Mark Delaplaine 45 Fremont Street, Suite 2000

San Francisco, CA 94105-2219

Arcata / Eureka Bay Trail

For more information on the Bay Trail go to

Coastal Commission’s 101 corridor conditions ‘workable,’ says CalTrans.

TImes-Standard, Sept. 12, 2013

The California Coastal Commission in a 9-1 vote today gave Caltrans the go-ahead to build an interchange at the Indianola Cutoff -provided the agency meets certain conditions.

"I don't know whose idea it was to put us all in a bus with no seat belts and take us across the intersection, but it was very effective," Commissioner Jana Zimmer said during the commission meeting at the Wharfinger Building in Eureka. "This is obviously a public safety issue."

Under conditions laid out by the commission for the Eureka-Arcata Route 101 Improvement Project, Caltrans officials must facilitate a separated bike trail and pedestrian right-of-way, remove all billboards along the corridor, submit a sea-level rise analysis report in their Coastal Development Permits and thoroughly explore wetland mitigation plans.

Caltrans District 1 Director Charlie Fielder called it a "workable solution" and confirmed that Caltrans pledged $1 million for a bay trail on Tuesday.

"We're very pleased that a good majority of the commissioners approved the project," Fielder said. "We recognize the community support and desire for a bay trail, and we will be doing what we can to make that a reality."

The 50 mph safety corridor between Arcata and Eureka on Highway 101 was established in May 2002 due to public outcry over higher than state average collision rates. Overall collision rates dropped by 45 percent during the first year of implementation, but Coastal Commission District Manager Robert Merrill reported that rates at Mid-City Motor World and Indianola Cutoff remained at more than twice the statewide average.

Caltrans' solution is a $46 million project for a signaled intersection at Airport Road/Jacobs Avenue on northbound 101, a raised interchange at Indianola Cutoff and the closure of median crossings at Mid-City Motor World, California Redwood sawmill, Bracut and Bayside Cutoff.

Under the proposal, the highway will be raised by 25 feet so cross traffic can pass below. Caltrans Project Manager Kim Floyd said the interchange will have a "compact" diamond design, meaning sloped with on- and off-ramps will be at maximum grade for a smaller overall footprint. The project is estimated to take three years once construction begins.

The project was brought before the state commission to review whether it is consistent with the policies of the California Coastal Management Program under the Coastal Act. Commission staff recommended rejection of the project, because under the act road expansion is not allowed " ... where there is no feasible less environmentally damaging alternative" and development must designed to protect views along scenic coastal areas. They suggested a signal light.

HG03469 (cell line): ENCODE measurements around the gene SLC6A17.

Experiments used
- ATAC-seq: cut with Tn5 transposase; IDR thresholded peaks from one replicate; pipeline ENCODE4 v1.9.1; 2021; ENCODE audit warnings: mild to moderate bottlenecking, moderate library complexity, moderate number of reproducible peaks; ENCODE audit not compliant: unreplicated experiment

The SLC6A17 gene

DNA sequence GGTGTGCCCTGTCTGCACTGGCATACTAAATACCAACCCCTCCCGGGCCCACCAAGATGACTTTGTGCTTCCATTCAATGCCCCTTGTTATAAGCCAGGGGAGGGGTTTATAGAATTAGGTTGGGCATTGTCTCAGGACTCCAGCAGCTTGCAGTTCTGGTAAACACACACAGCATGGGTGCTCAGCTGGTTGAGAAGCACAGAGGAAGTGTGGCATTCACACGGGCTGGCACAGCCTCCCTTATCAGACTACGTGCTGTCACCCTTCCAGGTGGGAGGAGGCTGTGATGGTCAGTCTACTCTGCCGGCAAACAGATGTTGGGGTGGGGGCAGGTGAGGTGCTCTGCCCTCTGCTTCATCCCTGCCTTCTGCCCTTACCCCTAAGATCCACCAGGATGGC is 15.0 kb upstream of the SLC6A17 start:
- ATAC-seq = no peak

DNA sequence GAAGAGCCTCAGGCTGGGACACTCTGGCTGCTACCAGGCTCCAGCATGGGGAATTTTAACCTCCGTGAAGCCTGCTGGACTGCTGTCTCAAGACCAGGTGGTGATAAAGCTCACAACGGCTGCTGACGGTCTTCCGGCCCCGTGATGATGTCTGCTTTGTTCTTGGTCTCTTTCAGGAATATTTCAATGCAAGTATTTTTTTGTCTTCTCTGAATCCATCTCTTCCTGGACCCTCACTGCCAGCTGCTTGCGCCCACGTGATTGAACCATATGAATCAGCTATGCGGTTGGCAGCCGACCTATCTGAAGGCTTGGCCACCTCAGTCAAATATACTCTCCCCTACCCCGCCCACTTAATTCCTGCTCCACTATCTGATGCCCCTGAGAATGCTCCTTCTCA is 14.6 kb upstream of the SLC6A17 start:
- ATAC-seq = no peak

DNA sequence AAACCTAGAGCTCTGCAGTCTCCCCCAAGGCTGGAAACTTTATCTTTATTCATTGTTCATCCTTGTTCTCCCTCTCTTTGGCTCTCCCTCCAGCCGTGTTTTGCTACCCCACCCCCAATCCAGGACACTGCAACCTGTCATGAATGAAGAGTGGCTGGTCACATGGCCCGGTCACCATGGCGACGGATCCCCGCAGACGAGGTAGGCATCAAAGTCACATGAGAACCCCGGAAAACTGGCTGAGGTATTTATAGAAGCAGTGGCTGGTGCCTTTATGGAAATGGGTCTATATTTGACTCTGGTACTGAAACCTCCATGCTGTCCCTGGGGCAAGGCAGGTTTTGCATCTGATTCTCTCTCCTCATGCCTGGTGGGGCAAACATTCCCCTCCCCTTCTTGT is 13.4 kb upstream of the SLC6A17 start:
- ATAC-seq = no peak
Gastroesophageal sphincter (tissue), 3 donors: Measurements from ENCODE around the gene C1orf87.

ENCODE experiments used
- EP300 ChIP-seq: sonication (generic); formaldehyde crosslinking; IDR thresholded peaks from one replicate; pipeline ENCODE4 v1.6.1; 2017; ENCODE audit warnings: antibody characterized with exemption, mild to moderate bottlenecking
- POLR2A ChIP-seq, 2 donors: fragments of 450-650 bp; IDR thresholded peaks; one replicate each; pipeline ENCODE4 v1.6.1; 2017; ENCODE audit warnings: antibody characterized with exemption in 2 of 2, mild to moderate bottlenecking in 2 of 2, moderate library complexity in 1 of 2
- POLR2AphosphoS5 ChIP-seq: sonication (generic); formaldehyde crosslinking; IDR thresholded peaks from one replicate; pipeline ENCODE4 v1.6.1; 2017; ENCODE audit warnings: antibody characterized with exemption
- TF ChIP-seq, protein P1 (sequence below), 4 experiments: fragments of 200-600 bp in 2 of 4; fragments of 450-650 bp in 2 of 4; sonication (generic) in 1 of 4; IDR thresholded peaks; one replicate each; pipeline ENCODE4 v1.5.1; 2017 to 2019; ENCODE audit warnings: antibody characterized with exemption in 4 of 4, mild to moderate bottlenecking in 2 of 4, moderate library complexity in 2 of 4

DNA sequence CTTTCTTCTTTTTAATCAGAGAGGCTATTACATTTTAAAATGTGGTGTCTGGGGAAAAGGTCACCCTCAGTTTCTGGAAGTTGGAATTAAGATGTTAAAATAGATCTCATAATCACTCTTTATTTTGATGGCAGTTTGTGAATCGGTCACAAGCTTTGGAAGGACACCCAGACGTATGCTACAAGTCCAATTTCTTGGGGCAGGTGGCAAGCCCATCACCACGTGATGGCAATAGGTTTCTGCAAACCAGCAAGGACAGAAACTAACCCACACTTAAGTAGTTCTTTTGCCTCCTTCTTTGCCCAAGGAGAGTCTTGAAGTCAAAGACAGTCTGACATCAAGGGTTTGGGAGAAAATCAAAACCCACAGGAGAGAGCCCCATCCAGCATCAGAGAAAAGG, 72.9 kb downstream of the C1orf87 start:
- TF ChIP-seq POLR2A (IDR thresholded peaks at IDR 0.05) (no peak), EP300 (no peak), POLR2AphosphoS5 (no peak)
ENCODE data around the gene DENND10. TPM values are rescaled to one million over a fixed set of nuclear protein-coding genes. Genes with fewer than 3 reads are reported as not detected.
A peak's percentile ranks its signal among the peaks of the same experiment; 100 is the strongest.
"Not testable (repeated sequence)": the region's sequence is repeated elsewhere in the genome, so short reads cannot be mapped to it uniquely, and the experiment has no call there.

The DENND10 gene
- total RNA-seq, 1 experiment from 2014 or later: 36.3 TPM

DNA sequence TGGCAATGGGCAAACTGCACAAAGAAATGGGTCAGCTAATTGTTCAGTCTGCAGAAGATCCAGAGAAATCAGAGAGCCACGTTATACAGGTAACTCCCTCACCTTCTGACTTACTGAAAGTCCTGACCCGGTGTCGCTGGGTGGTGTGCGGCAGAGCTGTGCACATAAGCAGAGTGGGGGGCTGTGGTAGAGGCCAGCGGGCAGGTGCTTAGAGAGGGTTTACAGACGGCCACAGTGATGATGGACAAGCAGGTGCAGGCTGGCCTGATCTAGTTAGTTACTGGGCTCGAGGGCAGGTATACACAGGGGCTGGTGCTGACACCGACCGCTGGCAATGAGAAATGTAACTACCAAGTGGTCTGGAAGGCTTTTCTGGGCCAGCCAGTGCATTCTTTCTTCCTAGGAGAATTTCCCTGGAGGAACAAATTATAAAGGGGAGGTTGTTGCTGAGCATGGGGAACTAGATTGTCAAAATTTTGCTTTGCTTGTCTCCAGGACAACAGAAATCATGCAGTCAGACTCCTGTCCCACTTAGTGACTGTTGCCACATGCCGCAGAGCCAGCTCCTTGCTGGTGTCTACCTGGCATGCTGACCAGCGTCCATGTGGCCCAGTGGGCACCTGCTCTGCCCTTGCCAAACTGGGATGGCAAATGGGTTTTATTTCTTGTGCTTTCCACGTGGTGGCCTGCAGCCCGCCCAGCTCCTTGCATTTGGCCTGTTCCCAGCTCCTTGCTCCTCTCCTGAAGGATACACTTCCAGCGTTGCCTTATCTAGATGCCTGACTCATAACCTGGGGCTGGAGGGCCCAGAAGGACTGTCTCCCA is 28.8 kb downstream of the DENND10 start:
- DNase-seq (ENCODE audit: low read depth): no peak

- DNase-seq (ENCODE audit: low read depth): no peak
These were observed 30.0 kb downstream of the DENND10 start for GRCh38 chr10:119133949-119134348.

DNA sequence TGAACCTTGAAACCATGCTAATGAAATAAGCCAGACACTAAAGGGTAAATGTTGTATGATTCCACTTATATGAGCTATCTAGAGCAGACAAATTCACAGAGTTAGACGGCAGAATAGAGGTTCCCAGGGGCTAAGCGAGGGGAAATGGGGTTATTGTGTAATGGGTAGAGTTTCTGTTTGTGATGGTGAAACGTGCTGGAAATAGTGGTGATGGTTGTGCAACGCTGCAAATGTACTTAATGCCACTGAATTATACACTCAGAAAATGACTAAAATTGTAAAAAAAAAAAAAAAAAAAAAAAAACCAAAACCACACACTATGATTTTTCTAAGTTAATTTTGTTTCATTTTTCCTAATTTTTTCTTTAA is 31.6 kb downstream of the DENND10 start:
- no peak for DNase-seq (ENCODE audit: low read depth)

Community members, residents and business owners from Eureka, Arcata, Manila, Bayside and Indianola, as well as county and city representatives, from a crowd of around 50 spoke during public comments addressing issues such as safety, possible alternatives, increased traffic, environmental impacts and the want for a bay trail.

One presentation that was met with applause was a video featuring 11 examples of confusion and close calls among drivers - caused by factors ranging poor judgment to illegal maneuvers - that were recorded at the Indianola intersection from 4:50 to 5:50 p.m. on Monday. Gasps from both the crowd and the commissioners could be heard as they watched a bicyclist, cars and a semi-truck dodge traffic.

Coastal Commission Gives Conditional Go-Ahead to Caltrans' 101 Corridor Project

Ryan Burns, North Coast Jounal  - Sep 12, 2013

Going against its own staff's recommendation, the California Coastal Commission this evening voted 9-1 to give a conditional federal consistency determination (translation: a go-ahead) to Caltrans' proposed project for the 101 corridor between Arcata and Eureka. 

And that's not all: The "conditional" part of the approval means that Caltrans will have to address a number of community concerns before a Coastal Development Permit will be issued.

First off, Caltrans must include a Class 1 bicycle trail (definition here) in its project design. 

Secondly, Caltrans must submit a plan to remove not just the one billboard it planned to take down (at Indianola) but all of the billboards along the corridor, to the extent feasible. (With all the jurisdictions involved this likely won't wind up being every last billboard, but still: Many of those suckers will come down.)

And third, Caltrans must integrate sea-level-rise analysis in its design.